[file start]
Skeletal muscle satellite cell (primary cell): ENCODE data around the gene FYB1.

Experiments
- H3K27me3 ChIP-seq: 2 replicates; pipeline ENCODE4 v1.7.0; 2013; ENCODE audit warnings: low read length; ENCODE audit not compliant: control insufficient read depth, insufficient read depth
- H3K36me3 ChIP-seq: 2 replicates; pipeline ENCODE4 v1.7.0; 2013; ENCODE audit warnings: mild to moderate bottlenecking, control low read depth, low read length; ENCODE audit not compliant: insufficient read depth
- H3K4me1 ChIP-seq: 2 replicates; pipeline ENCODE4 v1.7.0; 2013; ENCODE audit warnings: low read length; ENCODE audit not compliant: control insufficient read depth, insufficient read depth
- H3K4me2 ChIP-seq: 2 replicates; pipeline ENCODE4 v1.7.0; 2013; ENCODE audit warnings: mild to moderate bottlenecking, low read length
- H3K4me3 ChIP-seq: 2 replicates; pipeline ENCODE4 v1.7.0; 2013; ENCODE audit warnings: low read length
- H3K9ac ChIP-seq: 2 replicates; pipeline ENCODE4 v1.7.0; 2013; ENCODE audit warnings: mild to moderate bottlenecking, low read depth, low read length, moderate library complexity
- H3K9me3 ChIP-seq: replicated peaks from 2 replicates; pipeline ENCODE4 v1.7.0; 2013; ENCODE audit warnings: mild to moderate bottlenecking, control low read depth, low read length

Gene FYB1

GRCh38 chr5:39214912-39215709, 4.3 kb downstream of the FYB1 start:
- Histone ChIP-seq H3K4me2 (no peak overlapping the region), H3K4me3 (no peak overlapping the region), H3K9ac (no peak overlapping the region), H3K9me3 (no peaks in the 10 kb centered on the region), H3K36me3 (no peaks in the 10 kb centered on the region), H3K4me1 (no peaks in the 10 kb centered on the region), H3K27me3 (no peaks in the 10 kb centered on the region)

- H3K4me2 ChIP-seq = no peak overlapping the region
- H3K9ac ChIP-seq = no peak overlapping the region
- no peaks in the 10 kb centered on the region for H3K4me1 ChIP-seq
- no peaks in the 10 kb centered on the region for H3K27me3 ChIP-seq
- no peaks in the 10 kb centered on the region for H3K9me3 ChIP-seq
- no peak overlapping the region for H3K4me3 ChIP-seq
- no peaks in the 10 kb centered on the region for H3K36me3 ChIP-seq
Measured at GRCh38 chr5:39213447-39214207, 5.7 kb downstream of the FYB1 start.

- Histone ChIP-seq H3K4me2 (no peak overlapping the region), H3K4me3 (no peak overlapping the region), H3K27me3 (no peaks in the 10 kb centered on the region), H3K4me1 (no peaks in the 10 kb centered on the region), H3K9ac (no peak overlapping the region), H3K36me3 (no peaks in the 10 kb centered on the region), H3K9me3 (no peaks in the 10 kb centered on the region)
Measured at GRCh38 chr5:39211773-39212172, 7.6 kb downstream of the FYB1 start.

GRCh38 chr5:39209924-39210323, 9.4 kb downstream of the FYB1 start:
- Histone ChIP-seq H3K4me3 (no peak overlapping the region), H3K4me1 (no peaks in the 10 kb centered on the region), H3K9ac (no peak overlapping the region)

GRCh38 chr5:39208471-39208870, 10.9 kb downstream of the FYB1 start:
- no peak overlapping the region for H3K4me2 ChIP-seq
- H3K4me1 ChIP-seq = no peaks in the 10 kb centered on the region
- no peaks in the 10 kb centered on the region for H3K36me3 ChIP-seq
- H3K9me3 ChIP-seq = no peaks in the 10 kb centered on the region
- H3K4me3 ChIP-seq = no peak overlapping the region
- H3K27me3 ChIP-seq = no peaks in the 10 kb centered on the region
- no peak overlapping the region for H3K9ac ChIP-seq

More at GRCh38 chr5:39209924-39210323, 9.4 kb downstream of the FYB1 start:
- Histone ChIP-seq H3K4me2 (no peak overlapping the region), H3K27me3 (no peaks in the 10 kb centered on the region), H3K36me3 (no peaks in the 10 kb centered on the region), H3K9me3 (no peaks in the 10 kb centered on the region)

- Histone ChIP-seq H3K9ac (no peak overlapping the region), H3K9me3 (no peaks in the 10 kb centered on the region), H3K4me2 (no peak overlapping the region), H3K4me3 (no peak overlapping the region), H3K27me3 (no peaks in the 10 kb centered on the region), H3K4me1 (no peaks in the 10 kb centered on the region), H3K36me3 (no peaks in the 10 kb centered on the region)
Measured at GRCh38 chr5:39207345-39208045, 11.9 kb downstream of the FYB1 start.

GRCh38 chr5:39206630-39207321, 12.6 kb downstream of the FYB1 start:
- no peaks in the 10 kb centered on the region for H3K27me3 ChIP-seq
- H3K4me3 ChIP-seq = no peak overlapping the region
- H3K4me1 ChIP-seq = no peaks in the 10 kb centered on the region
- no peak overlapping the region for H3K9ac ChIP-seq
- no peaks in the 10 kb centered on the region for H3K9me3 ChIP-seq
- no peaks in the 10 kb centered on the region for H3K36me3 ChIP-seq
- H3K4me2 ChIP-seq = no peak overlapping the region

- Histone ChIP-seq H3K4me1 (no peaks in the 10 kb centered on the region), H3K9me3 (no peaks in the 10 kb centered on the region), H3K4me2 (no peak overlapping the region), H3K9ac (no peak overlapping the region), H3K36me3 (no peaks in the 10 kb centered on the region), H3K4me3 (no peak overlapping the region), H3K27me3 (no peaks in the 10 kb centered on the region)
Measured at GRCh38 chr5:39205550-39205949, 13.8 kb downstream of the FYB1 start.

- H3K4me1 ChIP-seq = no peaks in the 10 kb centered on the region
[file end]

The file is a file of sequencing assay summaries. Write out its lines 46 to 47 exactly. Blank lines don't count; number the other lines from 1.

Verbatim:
Measured at GRCh38 chr5:39205550-39205949, 13.8 kb downstream of the FYB1 start.

- H3K4me1 ChIP-seq = no peaks in the 10 kb centered on the region